While Princess Diana's ring is obviously spoken for, should you so desire a sapphire ring ala the British Royal family ... here are some available options:
Verdura: Platinum, Ceylon Sapphire and Diamond "Turban" ring, $187,500.

745 5th Avenue, Ste 1205, 212.758.3388, www.verdura.com.
Tamsen Z.: Blue Sapphire and Demantoid Garnet and Diamond Ring. $226,500.

783 Madison Avenue, 212.360.7840, Tamsenz.com.
Platinum Cushion Cut Kashmir Sapphire & Diamond Ring; 5.30ct Cushion Cut Sapphire, 2 Cushion Cut Diamonds, .85ct. $175,000.
Platinum Sapphire and Diamond Ring; 9.18ct Cushion Cut Natural Sapphire, 286 Dias, 1.45ct. $140,000.

Both available at Stephen Russell, 970 Madison Avenue, 212.570.6900.
Kentshire: A cushion-cut sapphire ring with diamond baguette stepped shoulders, in platinum. Sapphire 6.63 cts GIA."Kashmir." "No Heat." Diamonds atw .72 cts. $136,000.

700 Madison Avenue, 212.421.1100 or Bergdorf Goodman, 212.872.8653.
Fred Leighton: Kashmir Sapphire and Diamond Ring, French, Sapphire approx 2.96 cts; Diamond approx 4 cts. $150,000.
 
773 Madison Avenue, 212.288.1872.
Doyle New York: Gold, Sapphire and Diamond Ring Centering one cushion-cut sapphire approximately 7.50 cts., encircled and flanked by 20 old-mine cut diamonds approximately 1.75 cts., approximately 4.8 dwt. Size 5 1/2. Lot 458. Estimate: $25,000-35,000.

To be offered at Doyle New York on December 8, 2010 with Important Estate Jewelry. Click here to bid.
Quick. Blair Sabol, our “No Holds Barred” lady was in town for a few days soaking up New York, getting her fix. Yesterday I took her to lunch at Michaels to join my friends Sassy Johnson and Anne Prevost. The three women have something in common – they all went to Finch, a college for fashionable ladies that once existed here in Manhattan in the East 60s. (As a footnote, our friendships all go back many years to a mutual friend, Bob Schulenberg, the artist/illustrator whose work has often appeared on theses pages.)

A lot of people today have never heard of Finch. It was quite the place in its day, starting out as a “finishing school,” then becoming a junior college and then a four year. Our friend Anne Slater was a Finch girl, as was Tricia Nixon (who was in Blair’s class), and Grace Slick (Jefferson Airplane) who was in Sassy and Anne’s class. And the future Baby Jane Holzer. One day Jane suggested to Sassy that they become models. Sassy thought that seemed like an impossible idea. Baby Jane didn’t. Sassy later went to work for Halston, running his couture. The stories she could tell. But she won’t. Very Finch.
Sassy Johnson, DPC, Blair Sabol, and Anne Prevost at Michael's.
Finch was the last of the “ladies” schools where the girls often wore hats and gloves and part of the curriculum was developing the social graces to go out in the world and make your way. (Like anything else, not everyone learned, of course.) However, they went to the ballet and the opera and the theatre and the museums.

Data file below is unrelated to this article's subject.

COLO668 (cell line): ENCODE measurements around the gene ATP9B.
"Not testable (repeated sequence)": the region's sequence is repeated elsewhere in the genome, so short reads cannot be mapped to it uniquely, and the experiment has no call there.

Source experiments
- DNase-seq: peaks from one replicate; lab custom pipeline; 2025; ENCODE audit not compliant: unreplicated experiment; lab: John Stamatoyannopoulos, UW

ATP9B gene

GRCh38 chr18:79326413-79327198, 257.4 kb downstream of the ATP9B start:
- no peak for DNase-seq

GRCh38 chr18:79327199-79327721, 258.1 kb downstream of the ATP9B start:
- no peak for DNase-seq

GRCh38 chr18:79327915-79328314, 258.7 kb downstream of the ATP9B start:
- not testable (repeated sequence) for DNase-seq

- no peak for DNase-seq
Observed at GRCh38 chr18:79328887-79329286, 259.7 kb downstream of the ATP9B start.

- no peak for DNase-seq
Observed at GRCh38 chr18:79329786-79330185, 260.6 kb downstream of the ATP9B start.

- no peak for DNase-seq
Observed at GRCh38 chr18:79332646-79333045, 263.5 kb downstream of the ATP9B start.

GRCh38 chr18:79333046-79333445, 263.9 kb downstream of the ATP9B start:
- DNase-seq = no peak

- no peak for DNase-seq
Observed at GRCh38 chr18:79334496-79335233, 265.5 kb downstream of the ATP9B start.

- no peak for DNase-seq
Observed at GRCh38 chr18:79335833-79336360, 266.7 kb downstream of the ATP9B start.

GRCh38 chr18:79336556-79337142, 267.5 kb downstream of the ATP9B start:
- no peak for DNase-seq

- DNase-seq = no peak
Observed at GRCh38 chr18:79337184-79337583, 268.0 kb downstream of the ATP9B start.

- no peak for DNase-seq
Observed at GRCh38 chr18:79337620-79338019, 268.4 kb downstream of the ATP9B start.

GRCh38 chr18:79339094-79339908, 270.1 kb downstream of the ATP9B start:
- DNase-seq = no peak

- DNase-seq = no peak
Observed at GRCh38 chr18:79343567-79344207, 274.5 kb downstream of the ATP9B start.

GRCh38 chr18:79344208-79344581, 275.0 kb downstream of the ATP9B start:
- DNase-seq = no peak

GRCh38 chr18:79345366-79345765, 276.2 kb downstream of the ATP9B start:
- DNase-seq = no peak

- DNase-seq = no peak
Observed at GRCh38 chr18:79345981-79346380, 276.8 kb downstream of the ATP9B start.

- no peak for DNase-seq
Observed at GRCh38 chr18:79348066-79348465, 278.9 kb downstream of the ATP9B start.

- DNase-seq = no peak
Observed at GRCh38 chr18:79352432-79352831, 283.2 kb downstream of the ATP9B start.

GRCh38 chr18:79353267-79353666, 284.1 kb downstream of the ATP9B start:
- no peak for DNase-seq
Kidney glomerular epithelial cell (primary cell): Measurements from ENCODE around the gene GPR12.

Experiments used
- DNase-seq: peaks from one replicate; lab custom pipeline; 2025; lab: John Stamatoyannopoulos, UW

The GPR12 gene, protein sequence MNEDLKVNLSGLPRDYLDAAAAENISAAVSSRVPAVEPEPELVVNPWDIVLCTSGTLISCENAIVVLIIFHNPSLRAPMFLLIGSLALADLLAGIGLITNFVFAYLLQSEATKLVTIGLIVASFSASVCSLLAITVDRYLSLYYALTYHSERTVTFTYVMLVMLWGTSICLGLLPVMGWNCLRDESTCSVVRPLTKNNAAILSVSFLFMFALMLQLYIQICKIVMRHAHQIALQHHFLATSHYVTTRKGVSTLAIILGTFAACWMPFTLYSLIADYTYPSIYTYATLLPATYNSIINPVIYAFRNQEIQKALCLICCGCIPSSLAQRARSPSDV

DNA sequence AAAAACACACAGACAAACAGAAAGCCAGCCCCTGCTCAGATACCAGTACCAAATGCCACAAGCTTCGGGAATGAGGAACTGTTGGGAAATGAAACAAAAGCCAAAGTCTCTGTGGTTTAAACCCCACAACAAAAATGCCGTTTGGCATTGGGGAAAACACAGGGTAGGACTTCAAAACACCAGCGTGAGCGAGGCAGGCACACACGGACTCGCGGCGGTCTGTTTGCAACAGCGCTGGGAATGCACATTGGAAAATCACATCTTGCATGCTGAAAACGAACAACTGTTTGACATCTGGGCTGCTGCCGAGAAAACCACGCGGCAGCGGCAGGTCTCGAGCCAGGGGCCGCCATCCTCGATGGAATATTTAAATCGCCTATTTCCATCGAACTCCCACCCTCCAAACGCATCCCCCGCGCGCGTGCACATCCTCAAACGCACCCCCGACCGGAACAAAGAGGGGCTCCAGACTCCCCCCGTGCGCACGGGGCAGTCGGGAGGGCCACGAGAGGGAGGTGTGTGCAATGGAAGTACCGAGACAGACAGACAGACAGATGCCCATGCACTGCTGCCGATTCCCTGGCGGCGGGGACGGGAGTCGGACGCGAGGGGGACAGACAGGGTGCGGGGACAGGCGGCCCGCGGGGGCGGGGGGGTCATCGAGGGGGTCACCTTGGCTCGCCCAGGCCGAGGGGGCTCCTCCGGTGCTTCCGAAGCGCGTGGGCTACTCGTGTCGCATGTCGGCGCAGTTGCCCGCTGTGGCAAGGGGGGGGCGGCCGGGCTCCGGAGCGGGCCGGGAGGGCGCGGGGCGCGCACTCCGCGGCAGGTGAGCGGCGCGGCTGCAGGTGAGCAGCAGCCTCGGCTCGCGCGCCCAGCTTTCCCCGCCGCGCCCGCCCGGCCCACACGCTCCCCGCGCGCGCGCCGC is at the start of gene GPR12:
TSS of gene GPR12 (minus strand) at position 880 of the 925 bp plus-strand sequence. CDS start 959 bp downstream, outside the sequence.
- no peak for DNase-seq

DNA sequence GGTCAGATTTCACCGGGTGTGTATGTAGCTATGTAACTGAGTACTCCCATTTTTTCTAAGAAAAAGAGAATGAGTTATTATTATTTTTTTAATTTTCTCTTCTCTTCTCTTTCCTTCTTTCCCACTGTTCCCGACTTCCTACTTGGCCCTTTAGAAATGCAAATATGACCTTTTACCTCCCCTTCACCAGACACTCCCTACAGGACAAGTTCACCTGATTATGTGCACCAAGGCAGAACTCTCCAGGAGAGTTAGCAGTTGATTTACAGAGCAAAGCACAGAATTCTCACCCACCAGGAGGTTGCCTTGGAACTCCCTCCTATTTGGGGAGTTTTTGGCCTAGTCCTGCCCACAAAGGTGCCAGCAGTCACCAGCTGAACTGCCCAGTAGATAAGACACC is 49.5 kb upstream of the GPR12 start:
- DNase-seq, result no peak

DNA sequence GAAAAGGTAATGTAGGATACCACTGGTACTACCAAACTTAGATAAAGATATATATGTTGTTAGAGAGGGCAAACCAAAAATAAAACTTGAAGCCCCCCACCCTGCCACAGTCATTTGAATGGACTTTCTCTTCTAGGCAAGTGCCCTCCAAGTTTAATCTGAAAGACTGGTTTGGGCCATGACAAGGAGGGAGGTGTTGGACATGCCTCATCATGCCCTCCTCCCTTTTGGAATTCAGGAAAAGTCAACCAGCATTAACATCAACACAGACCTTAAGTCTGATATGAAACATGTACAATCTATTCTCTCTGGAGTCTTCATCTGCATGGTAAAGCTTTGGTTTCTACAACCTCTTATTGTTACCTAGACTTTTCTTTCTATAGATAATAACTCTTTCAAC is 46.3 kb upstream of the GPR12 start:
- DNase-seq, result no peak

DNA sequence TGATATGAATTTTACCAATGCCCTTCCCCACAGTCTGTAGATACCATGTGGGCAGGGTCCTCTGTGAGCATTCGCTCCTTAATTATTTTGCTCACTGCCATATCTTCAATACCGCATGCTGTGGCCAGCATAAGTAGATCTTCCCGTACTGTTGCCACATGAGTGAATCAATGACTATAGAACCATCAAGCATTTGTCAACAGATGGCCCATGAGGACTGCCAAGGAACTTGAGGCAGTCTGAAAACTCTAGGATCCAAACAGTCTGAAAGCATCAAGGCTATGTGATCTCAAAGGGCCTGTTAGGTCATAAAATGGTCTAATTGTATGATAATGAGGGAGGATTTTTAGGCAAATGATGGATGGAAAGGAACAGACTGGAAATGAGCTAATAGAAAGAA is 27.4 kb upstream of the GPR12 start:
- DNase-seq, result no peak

They were also educated in the niceties of metropolitan life. And, as Anne Prevost said of Finch education: “Ring by Spring or your money back.” This was back in the days when women ran houses (those of their spouses). Of course like everyone else they grew up and all kinds of things none of them would have imagined happened. Gracie Slick anybody?
On Wednesday evening at Sant Ambreous, JH also met up with Blair for a cappuccino, a plate of cookies, and a good laugh.
Last night began for me at the Carlton Hobbs mansion on East 93rd Street. This is an extraordinary house, what Ralph Lauren would have built if he had been God. Designed by John Russell Pope for Virginia “Birdie” Fair Vanderbilt in the early 1930s, after she divorced Willie K. Jr. (and moved from their bridal home on 53rd and Fifth).

A daughter of a Comstock Lode partner James Graham Fair, Mrs. Vanderbilt wanted only the best, and had these aesthetic sense to know what that was. I’m digressing but going into that house does it to you.
Carolyne Roehm and George Farias. Click to order A Passion For Interiors. Miki Duitsterhof, the photographer of Carolyne Roehm's portrait on the back cover of the book.
Last night was a book signing by a woman who also shares Mrs. V’s taste quotient, Carolyne Roehm. Her book, “A Passion For Interiors” is beautiful. And grand. And lavish. And chic and stylish.

What Birdie Fair Vanderbilt wanted in her mansion and got, is what Ms. Roehm wants in her books (and mansions), and gets. Carolyne Roehm is a real person but she is also this persona that has the element of make believe, of romantic novels by the Brontes or Mme. Pompadour. I’m not exaggerating, it’s a complete sensibility.

Carolyne always reminds me of that old question: “if someone gave you a million dollars, how would you spend it?” I think I’d give it to Carolyne Roehm and tell her to do it for me. She just knows. This book is about that. It’s a feast.
The author signing George Farias's copy.
Dara Caponigro, Editor-in-Chief of Veranda, who hosted the evening with Carlton Hobbs, and the author. Carlton Hobbs.
Book buyers waiting in line for the author to sign.